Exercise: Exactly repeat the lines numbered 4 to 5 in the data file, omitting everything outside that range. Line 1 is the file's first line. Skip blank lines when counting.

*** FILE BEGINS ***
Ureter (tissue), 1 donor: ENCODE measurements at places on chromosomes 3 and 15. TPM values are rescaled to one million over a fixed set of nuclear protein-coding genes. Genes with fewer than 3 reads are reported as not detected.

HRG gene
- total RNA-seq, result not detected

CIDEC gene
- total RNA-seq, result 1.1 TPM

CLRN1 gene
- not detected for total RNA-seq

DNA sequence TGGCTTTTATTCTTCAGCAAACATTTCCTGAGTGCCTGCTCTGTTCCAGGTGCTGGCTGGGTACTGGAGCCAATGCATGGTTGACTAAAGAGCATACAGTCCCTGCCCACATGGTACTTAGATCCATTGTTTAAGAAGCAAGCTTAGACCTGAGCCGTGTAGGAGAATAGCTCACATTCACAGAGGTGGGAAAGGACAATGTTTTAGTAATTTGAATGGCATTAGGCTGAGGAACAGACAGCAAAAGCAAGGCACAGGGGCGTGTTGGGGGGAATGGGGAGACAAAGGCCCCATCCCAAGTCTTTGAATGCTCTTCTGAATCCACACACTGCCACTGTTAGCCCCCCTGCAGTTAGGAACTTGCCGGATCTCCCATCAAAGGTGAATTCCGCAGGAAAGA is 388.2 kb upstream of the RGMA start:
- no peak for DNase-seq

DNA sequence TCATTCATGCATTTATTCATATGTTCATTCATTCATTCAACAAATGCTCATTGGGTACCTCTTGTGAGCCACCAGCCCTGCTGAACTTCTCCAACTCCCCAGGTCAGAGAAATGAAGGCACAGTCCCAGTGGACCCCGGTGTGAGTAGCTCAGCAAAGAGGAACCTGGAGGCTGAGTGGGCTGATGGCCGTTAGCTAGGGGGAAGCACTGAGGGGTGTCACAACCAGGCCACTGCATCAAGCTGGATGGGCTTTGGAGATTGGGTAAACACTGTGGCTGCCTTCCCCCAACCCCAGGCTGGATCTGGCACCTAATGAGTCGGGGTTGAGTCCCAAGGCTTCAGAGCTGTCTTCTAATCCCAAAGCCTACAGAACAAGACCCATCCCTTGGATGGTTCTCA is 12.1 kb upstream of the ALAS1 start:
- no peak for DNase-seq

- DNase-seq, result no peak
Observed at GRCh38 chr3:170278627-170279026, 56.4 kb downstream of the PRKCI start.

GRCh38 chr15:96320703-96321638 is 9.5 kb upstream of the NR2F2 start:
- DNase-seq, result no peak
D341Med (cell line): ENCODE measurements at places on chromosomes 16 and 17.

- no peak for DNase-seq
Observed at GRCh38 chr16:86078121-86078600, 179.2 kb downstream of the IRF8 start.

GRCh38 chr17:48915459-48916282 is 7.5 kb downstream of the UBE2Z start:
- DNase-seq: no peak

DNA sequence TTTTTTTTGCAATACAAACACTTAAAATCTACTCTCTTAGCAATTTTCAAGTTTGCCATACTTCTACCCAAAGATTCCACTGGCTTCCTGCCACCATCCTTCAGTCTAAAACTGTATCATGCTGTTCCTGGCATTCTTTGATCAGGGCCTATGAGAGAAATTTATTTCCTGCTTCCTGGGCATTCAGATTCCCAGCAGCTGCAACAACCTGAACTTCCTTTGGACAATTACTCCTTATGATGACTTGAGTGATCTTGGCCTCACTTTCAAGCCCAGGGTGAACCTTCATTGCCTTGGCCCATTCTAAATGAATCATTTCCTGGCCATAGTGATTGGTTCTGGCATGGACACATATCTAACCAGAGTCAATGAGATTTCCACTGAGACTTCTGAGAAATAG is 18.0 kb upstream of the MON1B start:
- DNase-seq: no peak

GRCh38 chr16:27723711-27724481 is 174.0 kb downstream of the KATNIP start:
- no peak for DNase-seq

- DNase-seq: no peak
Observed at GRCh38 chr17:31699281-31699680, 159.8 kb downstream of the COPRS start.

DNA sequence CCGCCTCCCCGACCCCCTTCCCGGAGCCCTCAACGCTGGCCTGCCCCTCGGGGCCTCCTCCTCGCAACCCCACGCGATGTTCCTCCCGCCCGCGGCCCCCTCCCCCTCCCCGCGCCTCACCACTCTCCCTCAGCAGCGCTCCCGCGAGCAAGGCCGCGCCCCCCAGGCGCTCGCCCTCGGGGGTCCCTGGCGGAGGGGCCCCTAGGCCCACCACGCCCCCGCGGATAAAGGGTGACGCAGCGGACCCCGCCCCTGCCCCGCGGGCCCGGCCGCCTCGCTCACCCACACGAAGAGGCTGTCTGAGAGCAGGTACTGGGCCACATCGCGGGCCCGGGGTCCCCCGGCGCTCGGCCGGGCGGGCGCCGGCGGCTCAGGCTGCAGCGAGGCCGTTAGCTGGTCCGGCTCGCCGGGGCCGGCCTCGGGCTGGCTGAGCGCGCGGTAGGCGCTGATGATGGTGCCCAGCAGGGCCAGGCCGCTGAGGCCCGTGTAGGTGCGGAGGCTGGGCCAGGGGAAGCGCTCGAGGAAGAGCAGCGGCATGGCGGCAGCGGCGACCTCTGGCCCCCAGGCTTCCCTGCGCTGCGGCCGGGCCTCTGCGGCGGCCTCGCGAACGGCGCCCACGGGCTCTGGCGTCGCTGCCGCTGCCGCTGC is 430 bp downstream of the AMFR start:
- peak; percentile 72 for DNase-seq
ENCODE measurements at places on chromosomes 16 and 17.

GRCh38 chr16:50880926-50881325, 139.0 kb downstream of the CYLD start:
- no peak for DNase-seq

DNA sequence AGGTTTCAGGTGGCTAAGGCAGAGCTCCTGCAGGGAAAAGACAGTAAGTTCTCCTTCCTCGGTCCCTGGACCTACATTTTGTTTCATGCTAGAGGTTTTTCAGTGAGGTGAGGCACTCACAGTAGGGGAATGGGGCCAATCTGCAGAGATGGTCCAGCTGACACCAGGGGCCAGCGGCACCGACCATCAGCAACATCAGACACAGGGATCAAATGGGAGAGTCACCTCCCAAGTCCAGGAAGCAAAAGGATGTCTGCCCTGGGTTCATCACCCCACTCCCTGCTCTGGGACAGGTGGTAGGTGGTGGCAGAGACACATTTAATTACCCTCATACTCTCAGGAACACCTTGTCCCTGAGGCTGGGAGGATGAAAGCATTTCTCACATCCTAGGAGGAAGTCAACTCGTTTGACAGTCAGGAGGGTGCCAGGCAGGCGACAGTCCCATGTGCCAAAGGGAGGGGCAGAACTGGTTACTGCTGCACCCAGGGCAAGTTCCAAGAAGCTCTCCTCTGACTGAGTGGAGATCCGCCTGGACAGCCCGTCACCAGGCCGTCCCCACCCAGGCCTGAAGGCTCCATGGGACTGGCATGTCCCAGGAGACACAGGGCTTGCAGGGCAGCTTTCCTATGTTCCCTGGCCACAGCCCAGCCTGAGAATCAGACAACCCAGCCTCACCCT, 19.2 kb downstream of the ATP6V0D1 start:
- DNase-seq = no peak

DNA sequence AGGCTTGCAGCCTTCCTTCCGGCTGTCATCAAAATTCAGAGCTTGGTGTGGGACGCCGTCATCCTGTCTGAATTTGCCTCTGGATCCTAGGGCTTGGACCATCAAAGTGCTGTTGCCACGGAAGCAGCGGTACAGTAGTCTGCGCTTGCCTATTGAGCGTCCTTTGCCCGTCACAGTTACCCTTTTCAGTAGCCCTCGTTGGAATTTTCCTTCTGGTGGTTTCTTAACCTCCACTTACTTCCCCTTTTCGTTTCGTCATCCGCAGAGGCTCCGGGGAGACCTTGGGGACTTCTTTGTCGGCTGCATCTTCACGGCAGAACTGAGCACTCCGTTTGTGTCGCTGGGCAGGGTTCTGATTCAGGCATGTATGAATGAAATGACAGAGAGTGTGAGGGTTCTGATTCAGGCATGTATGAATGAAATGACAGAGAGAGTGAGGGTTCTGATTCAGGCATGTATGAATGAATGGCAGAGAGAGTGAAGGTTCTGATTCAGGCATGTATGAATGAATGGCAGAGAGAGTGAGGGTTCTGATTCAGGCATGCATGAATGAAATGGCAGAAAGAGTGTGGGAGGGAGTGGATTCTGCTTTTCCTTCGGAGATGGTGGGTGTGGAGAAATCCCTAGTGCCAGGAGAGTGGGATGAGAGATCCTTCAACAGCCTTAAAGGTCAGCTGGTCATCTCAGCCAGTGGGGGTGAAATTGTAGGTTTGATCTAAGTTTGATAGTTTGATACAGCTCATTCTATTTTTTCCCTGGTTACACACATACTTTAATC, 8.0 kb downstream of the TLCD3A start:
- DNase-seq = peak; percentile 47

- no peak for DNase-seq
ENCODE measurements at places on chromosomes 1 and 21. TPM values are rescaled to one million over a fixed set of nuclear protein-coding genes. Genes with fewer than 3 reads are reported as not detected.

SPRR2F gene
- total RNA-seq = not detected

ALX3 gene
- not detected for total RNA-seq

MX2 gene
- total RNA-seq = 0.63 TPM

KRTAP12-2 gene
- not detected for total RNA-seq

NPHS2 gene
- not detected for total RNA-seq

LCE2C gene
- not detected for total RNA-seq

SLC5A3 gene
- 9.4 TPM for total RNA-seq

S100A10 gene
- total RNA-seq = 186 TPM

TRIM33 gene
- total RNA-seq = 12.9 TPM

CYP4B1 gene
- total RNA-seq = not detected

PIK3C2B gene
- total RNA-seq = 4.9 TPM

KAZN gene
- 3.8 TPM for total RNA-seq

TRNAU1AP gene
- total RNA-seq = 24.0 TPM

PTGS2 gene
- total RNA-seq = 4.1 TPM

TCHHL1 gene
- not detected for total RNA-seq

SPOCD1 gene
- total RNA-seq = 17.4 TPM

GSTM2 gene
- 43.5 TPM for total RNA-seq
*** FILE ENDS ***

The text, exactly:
CIDEC gene
- total RNA-seq, result 1.1 TPM